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How to convert visitors: Make your website easy!

After advising you how to get more visitors to your website last time, now you need to turn those visits into sales. Here’s what we think that all businesses should be thinking about.


Hi folks, it’s Zarte again, with another blog post. Yes, I’m sure you’re delighted.

Last time, it was all about getting people to your website. This time it’s all about making sure that once you get them there, they do what you want them to – presumably, making a purchase. The analogy we like is that buying a product is a little bit like a hurdles race. If there are hurdles in the middle of your sprint, they’re going to slow you down. And if like our staff, you’re a bit unfit, you may well just give up, wander off, and take up the shot put instead. But if you remove the hurdles that your customers might face from the get go, then they can have a nice, clear run, all the way through to the finish line. So here are some questions to ask yourself, to make sure that your visitors aren’t going to fall at the first hurdle.

  1. Does the website have a clear purpose? I’ve lost count of how many websites have no obvious point to them. OK, so they’re to sell a product, but the emphasis seems to be about the history of the product... and then the history of the people... and there’s no obvious way to purchase the product. The website should say straight up “THIS IS WHAT I’M HERE FOR” followed by “DO THIS NOW” – whether “this” is subscribing, making a purchase et cetera. That’s called a Call to Action – make it clear what you want the visitor to do and encourage them to do it.
  2. Is it easily navigable? A “buy now” link that takes you to a page with hundreds of categories for similar items is just likely to confuse people. If I’m visiting a website, I want to be able to look up, read up, and pay up in one fell swoop. I’m not saying that you shouldn’t give people an idea of what you’re like as people – many businesses need a personal touch – but it probably shouldn’t be what the eye’s drawn to.
  3. How does it look? If it looks out-of-date or amateur then that’s probably going to put people off, unless you’ve got an amazing USP or you’d previously established yourself as the go-to name. Websites should look clean, uncomplicated, and easy on the eye. They should also reflect your target market. Something trying to appeal to the young and on trend probably shouldn’t be in beige and serif fonts. Something trying to be classy probably shouldn’t be in neon colours. Additionally, how does it look on other platforms? Cross-platform functionality is a massive deal in this era of portable information. Your phone might look great on a desktop, but if it looks pants on my phone, and I’m searching on the go, then you’re not going to get a look in. This is a massive deal, and we’ll be doing another blog post JUST about that soon.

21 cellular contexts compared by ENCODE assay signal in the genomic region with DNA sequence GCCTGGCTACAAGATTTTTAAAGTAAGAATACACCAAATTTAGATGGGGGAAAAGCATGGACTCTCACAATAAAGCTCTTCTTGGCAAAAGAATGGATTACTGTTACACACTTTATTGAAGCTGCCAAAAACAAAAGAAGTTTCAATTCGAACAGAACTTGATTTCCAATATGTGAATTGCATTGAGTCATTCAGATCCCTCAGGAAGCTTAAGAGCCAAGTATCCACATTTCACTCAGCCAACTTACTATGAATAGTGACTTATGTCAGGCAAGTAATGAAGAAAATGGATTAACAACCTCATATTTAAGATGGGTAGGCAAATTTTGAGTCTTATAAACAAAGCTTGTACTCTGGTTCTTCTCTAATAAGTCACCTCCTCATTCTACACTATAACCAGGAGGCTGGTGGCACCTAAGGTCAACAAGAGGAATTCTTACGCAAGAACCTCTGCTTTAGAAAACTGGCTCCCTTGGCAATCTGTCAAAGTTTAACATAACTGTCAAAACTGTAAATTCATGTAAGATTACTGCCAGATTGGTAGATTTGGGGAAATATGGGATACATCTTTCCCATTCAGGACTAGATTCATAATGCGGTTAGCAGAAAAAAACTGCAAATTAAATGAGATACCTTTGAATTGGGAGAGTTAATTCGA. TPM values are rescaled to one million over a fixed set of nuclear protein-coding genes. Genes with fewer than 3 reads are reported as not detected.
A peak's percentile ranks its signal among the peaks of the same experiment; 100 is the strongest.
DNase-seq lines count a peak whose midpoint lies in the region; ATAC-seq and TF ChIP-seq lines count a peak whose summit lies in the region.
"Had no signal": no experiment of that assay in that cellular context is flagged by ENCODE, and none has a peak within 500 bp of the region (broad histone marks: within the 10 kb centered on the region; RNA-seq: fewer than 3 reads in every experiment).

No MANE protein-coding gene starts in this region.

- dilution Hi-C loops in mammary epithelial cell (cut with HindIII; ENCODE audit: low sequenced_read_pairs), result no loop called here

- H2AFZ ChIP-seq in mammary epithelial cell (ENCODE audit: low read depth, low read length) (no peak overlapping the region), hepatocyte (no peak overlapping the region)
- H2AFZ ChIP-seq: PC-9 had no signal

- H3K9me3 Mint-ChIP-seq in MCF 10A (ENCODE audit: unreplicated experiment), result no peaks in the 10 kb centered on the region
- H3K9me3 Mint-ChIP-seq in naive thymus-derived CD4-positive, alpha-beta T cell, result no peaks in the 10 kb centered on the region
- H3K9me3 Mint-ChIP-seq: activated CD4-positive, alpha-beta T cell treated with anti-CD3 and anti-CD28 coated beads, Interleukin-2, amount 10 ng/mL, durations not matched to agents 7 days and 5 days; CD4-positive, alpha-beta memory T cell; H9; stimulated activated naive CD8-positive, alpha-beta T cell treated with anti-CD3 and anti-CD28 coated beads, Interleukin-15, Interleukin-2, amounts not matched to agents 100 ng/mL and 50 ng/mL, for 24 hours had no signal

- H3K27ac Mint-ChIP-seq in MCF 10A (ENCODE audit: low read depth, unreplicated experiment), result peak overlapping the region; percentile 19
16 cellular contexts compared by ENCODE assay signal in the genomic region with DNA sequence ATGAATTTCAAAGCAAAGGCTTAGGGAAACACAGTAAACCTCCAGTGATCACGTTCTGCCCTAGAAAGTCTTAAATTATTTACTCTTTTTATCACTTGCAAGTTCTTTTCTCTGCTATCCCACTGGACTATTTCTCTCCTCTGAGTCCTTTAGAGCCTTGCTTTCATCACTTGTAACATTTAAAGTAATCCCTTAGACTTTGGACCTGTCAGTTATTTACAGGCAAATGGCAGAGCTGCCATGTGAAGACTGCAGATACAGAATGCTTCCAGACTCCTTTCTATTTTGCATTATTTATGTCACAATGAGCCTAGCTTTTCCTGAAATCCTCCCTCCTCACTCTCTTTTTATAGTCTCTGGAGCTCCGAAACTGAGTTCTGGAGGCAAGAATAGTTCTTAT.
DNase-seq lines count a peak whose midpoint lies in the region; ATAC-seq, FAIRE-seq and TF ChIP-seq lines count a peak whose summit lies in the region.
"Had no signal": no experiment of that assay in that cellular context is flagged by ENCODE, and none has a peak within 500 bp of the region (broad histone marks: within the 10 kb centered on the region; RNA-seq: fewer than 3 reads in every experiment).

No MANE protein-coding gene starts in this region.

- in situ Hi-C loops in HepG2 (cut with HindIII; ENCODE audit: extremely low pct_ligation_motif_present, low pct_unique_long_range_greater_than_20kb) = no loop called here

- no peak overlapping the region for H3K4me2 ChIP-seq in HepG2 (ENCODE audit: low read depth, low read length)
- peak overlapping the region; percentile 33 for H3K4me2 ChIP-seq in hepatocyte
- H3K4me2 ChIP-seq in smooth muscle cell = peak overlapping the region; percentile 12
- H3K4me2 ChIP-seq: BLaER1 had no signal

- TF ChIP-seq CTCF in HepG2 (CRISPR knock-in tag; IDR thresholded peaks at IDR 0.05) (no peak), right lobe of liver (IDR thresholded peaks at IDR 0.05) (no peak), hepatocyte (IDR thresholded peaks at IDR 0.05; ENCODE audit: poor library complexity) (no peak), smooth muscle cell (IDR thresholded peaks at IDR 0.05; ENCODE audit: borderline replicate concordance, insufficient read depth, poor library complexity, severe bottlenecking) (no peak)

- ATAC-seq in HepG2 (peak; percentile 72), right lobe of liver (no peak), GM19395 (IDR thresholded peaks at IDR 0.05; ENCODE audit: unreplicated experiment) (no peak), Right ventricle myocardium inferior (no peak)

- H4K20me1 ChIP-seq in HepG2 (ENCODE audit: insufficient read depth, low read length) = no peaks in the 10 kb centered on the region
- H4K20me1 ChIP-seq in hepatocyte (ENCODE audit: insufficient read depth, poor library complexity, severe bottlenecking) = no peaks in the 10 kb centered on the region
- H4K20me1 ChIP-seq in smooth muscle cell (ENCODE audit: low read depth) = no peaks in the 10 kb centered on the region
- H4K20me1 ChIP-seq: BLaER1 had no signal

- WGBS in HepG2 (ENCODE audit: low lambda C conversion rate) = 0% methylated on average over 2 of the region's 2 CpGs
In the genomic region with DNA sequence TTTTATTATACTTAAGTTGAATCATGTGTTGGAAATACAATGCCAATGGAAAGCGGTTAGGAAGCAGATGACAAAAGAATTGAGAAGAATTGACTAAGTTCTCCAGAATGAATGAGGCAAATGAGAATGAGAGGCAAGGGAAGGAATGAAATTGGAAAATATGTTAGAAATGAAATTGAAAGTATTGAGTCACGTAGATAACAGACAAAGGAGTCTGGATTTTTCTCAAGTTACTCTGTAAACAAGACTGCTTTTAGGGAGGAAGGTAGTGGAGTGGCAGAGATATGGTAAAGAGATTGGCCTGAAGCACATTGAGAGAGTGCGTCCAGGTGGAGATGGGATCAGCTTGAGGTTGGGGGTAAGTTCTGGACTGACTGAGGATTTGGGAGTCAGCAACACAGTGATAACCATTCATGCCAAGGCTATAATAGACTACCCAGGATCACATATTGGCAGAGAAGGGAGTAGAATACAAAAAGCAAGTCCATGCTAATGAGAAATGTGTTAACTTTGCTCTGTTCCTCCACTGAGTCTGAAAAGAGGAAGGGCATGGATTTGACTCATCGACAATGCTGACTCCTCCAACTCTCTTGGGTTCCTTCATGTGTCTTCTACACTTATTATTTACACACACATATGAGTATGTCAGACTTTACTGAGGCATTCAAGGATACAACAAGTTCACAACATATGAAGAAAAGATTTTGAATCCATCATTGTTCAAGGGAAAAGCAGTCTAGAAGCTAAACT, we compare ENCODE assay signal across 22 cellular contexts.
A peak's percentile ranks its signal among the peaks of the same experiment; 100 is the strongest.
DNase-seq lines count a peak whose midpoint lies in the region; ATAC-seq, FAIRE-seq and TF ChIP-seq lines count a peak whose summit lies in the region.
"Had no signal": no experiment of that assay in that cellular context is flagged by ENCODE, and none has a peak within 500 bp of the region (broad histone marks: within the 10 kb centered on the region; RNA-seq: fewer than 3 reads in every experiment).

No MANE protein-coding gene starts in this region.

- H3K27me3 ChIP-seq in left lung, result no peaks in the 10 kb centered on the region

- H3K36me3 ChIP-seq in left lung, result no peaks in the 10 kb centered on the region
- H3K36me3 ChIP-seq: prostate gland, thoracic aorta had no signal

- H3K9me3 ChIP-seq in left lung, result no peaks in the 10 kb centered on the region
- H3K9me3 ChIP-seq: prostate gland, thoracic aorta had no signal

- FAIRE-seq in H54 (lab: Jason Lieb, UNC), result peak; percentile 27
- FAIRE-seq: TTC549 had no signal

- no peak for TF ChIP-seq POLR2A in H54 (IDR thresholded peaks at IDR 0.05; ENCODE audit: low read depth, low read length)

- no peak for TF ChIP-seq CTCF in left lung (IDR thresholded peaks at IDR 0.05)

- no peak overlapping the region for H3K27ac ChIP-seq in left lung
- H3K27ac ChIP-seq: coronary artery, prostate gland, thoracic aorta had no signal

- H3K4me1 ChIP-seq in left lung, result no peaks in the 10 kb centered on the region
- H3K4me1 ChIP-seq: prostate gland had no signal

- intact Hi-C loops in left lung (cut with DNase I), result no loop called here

4. What are your competitors doing? It absolutely pays to keep an eye on your competition. If they’ve just built a new website, and look like a modern professional company, of course they’re likely to land more hits. You have to make sure you’re either matching your competitors, or at least offering something unique through your online presence to make sure you’re getting continuous business. Many companies, especially those who were used to being market leaders in their industry, refuse to acknowledge that they might need to change. Don’t become one of them, and let stubbornness drag you down.
  5. Are you following up? Sometimes, you might have a product that people need to think about. Either a luxury purchase, or something necessary but expensive. Make sure you’re not out of the consumer’s mind. If someone’s used your website to ask for a quote, follow it up if you don’t hear back from them. Try and get their email address whilst their on the website (in a non-invasive way). You might even consider remarketing – this is where an ad network shows your ads specifically to your previous visitors, for relatively low cost, meaning that they’ll be reminded about you at a later point and perhaps then might be the time to make a purchase.
  6. For recurring purchases – how was the experience? How was the aftercare? If you have a product that people need time and time again, it’s not good enough to presume that once they buy once, they’ll stay with you forever. Did you make the end purchase easy enough? A clean, simple online payment form will help with that. But also, did you communicate well – did you let them know how long it would take to arrive? And did you give those end little touches that makes a customer feel valued? A call a week or so afterwards to make sure of the package’s arrival. And to make sure that everything was satisfactory. These things can make a massive difference.

Again, as last time – these points aren’t exhaustive – nor can they be taken as the ultimate rules. You will need to work out what best practice is for YOUR business. But perhaps mulling over some of these will help you turn a few more visitors into sales.

Until next time!